Ken Adamo’s Deep Dive into Freight Broker Margins and Trucking Analytics| Episode 225

Freight 360

January 5, 2024

In this episode of the Freight 360 podcast, we start 2024 with Ken Adamo, Chief of Analytics at DAT Freight and Analytics, discussing freight rates and the complexities of freight broker margins. Ken provides valuable insights into the analytics of trucking operations, highlighting the importance of overarching data in understanding broker margins. We also explore shipper strategies and their impact on carrier relations and industry recovery.

Freight Broker Margins and Trucking Analytics – Summary

Freight brokerage stands as a crucial element of the global supply chain, orchestrating the movement of goods with an efficiency that belies the complex mechanisms at work beneath its surface. The latest episode of the Freight 360 Podcast, featuring Ken Adamo of DAT Freight and Analytics, takes us on a journey through the intricacies of this pivotal industry, offering a unique blend of professional insight and casual sports banter.

Ken Adamo, Chief of Analytics from DAT Freight and Analytics, unpacks the often misunderstood world of freight brokerage. At the core of the discussion is the hot topic of broker margins—a subject that has stirred both controversy and confusion. Adamo sheds light on the pervasive myths, explaining how selective transparency and a misunderstanding of aggregate data can lead to a skewed perception of the industry’s financial health.

The conversation pivots to the operational ratios (ORs) of publicly traded trucking firms, where the spotlight shines on industry giants like Old Dominion and Yellow. The discussion provides a granular look at the financial strategies enabling some companies to navigate economic downturns more successfully than others. Adamo underscores the importance of financial prudence during times of plenty, pointing out that companies that saved during the boom periods are better positioned to weather leaner times.

As we delve deeper, the chapter on trucking industry recovery prospects comes into focus. Here, the necessity for capacity adjustments to correct supply and demand imbalances is emphasized. The talk navigates through the current state of the market, pondering whether we’ve hit a soft bottom or if further decline is in store, particularly with the historically slow freight period of February looming.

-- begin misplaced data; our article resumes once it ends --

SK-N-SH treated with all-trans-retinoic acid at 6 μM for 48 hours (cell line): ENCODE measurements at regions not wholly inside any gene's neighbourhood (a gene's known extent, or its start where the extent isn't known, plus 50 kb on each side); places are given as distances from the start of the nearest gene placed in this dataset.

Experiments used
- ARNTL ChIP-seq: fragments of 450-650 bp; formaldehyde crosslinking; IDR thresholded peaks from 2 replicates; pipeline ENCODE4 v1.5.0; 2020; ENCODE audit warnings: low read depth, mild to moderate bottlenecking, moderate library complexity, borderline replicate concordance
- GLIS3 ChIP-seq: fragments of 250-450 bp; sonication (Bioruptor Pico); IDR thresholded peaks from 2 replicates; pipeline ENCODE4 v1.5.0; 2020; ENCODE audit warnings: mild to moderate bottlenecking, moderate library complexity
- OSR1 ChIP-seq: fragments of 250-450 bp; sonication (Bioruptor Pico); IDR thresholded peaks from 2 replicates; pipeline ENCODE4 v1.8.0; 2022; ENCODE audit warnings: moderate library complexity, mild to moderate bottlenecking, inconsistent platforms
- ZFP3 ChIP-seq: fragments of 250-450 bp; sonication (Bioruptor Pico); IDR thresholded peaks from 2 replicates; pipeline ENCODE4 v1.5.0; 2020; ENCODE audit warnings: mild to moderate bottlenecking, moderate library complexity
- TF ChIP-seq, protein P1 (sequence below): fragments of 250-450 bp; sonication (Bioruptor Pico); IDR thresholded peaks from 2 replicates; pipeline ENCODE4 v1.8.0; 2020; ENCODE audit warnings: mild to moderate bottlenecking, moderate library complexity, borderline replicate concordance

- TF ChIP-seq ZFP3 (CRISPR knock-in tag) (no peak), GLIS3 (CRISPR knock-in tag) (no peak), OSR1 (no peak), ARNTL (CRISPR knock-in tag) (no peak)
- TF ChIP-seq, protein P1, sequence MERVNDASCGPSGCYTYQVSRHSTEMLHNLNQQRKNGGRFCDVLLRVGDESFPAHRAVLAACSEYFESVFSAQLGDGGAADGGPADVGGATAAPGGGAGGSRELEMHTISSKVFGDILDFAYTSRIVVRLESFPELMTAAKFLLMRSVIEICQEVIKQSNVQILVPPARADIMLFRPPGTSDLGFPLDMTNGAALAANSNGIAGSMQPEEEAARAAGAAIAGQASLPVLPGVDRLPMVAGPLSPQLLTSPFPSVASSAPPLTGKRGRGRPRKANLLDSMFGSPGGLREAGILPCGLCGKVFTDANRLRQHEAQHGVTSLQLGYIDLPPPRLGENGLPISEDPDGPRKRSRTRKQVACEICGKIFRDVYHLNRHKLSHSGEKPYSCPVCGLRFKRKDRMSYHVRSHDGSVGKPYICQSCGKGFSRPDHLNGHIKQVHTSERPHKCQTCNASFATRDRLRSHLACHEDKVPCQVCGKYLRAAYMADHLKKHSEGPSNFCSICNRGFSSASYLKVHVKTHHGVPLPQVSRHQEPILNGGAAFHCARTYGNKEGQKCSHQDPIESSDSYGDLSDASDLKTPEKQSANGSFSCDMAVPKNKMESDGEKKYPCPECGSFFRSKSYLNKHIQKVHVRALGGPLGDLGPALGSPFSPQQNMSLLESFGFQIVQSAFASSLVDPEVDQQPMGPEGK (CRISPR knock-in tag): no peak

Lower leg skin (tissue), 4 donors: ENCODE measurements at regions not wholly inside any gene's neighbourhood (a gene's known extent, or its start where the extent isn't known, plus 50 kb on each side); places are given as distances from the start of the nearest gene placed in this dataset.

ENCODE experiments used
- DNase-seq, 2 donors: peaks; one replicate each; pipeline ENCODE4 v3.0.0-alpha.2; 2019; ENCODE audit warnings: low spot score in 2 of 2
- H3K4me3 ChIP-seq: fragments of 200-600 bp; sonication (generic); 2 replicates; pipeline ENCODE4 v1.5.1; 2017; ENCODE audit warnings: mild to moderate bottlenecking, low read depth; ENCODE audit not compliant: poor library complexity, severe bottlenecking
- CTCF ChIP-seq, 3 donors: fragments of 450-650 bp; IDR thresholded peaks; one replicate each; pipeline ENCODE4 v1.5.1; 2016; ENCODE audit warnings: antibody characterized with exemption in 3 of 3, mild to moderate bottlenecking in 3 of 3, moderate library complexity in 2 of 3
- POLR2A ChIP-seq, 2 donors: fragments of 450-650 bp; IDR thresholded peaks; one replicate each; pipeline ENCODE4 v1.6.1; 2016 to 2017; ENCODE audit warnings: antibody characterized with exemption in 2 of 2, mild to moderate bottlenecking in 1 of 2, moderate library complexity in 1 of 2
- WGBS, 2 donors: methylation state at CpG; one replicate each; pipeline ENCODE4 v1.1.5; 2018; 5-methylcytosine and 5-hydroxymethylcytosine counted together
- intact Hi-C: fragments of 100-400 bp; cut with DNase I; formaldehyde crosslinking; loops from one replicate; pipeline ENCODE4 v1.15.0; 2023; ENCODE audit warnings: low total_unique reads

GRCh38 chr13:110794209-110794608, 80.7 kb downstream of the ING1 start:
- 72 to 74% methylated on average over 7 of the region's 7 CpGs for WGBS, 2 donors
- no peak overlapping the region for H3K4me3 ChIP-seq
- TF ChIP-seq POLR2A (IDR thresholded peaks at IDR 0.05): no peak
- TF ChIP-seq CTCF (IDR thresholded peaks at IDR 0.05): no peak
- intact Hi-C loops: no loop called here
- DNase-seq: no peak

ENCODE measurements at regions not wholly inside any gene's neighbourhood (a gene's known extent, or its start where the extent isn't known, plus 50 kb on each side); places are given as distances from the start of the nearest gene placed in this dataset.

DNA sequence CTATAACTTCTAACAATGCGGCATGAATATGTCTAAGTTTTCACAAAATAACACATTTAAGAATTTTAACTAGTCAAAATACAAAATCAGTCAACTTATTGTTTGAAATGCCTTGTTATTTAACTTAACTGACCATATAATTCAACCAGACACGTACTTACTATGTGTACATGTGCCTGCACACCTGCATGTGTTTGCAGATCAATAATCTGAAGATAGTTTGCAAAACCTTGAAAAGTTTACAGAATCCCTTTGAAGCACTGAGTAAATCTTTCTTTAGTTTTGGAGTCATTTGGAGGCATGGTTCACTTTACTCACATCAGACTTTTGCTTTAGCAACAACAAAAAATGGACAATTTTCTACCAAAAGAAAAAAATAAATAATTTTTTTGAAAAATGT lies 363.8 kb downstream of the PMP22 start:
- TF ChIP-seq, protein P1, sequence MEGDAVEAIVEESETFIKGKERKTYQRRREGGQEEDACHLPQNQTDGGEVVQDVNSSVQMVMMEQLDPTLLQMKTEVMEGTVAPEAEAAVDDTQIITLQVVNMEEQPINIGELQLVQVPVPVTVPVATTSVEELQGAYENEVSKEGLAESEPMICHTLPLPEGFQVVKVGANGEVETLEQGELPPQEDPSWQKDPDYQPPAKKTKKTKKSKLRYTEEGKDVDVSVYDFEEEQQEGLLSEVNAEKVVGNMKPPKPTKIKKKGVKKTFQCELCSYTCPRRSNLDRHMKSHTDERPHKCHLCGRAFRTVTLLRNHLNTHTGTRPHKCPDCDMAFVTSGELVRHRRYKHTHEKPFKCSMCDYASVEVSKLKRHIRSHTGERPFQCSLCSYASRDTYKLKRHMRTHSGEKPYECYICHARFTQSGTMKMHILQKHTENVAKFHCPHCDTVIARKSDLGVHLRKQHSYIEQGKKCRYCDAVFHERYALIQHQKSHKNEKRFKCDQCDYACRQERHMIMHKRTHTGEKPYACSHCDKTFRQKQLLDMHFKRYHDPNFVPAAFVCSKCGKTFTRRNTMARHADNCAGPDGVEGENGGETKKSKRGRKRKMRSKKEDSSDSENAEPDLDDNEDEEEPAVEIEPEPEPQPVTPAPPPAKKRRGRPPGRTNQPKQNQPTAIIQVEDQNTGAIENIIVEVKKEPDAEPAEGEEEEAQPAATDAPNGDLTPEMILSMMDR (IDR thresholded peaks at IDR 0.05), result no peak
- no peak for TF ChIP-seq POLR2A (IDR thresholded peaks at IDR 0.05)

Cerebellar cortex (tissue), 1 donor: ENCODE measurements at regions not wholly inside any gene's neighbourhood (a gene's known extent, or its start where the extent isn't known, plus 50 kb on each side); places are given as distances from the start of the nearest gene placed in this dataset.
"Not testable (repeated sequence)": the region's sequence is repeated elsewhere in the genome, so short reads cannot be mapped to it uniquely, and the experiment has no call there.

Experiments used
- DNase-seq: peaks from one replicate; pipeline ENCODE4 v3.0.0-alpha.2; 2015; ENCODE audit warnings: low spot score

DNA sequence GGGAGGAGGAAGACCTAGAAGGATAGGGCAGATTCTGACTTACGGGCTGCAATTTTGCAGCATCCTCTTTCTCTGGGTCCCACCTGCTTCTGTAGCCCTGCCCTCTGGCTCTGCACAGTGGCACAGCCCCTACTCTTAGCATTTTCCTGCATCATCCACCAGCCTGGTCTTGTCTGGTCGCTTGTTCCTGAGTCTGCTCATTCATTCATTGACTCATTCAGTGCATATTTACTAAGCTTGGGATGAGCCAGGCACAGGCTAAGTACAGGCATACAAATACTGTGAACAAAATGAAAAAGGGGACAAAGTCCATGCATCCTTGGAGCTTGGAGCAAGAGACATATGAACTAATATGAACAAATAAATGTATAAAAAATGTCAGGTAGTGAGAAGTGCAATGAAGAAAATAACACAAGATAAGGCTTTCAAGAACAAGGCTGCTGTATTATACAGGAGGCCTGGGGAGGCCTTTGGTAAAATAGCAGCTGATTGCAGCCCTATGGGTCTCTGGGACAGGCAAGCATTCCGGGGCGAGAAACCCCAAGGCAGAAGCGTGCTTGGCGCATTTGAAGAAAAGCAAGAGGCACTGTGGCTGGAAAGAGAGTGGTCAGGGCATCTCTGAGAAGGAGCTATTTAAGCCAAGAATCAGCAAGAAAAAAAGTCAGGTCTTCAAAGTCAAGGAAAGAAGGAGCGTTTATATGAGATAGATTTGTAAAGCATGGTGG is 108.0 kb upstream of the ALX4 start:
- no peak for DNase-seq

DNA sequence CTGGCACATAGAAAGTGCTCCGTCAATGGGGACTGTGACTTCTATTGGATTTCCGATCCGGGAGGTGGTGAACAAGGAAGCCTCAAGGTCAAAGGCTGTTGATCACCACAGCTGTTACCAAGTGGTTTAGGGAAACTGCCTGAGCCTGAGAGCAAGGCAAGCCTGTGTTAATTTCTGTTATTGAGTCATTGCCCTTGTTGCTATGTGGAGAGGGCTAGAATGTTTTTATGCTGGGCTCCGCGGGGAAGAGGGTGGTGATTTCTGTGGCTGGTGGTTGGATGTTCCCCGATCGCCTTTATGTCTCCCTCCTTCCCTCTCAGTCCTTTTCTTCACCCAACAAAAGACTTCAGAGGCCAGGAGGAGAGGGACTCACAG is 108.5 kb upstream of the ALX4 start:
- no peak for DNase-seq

The narrative then shifts to the aggressive bidding strategies employed by shippers, aiming to lower rates at the risk of straining carrier relationships. This segment offers an anecdotal glimpse into how some shippers are purposefully submitting untenable bids to push the market in their favor. The discussion extends to the broader implications of such strategies, pondering the potential for a market rebound to the volatile spot market if this trend persists.

The podcast doesn’t just focus on the freight industry’s numbers and strategies. Adamo and the host also share a lighter moment, engaging in NFL banter that resonates with sports fans, adding an enjoyable layer to the already rich content. This blending of topics reflects the diverse interests of the podcast’s audience and adds a human touch to the otherwise technical discussion.

In summary, the Freight 360 Podcast episode with Ken Adamo is a treasure trove of knowledge for those involved in freight brokerage and trucking analytics. It’s a candid conversation that spans the spectrum from dissecting freight broker margins to examining the implications of shipper strategies, all while weaving in some sports talk for good measure. Whether you’re entrenched in the freight industry or a curious bystander, this episode is a prime example of the informative and engaging content that can both educate and entertain.

As the podcast draws to a close, listeners are left with a message that resonates across industries and markets: adaptability and foresight are key to thriving in a fluctuating economy. For the freight community, it’s a reminder that understanding and leveraging the data is essential to not just surviving but prospering in an ever-changing landscape. This episode of the Freight 360 Podcast not only illuminates the path for industry professionals but also entertains with its unexpected foray into the world of football, proving that business and pleasure can indeed mix to create a compelling narrative.